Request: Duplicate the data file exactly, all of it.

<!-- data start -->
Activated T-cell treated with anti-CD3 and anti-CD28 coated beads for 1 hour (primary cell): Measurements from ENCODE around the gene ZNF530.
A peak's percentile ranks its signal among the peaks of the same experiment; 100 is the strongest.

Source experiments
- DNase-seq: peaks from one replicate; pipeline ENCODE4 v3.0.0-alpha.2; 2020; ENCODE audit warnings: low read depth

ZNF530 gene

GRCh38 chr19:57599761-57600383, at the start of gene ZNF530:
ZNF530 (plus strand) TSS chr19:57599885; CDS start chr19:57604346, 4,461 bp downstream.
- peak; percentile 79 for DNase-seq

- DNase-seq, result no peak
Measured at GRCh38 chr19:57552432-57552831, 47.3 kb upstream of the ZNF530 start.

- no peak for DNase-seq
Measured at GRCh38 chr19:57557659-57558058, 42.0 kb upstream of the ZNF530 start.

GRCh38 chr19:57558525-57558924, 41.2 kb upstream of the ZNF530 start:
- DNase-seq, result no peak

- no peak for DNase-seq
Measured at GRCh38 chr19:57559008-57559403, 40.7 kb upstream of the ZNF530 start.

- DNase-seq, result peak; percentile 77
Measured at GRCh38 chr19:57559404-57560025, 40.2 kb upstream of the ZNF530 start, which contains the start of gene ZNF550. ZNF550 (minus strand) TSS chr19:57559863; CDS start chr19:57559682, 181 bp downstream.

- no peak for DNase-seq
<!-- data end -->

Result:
Activated T-cell treated with anti-CD3 and anti-CD28 coated beads for 1 hour (primary cell): Measurements from ENCODE around the gene ZNF530.
A peak's percentile ranks its signal among the peaks of the same experiment; 100 is the strongest.

Source experiments
- DNase-seq: peaks from one replicate; pipeline ENCODE4 v3.0.0-alpha.2; 2020; ENCODE audit warnings: low read depth

ZNF530 gene

GRCh38 chr19:57599761-57600383, at the start of gene ZNF530:
ZNF530 (plus strand) TSS chr19:57599885; CDS start chr19:57604346, 4,461 bp downstream.
- peak; percentile 79 for DNase-seq

- DNase-seq, result no peak
Measured at GRCh38 chr19:57552432-57552831, 47.3 kb upstream of the ZNF530 start.

- no peak for DNase-seq
Measured at GRCh38 chr19:57557659-57558058, 42.0 kb upstream of the ZNF530 start.

GRCh38 chr19:57558525-57558924, 41.2 kb upstream of the ZNF530 start:
- DNase-seq, result no peak

- no peak for DNase-seq
Measured at GRCh38 chr19:57559008-57559403, 40.7 kb upstream of the ZNF530 start.

- DNase-seq, result peak; percentile 77
Measured at GRCh38 chr19:57559404-57560025, 40.2 kb upstream of the ZNF530 start, which contains the start of gene ZNF550. ZNF550 (minus strand) TSS chr19:57559863; CDS start chr19:57559682, 181 bp downstream.

- no peak for DNase-seq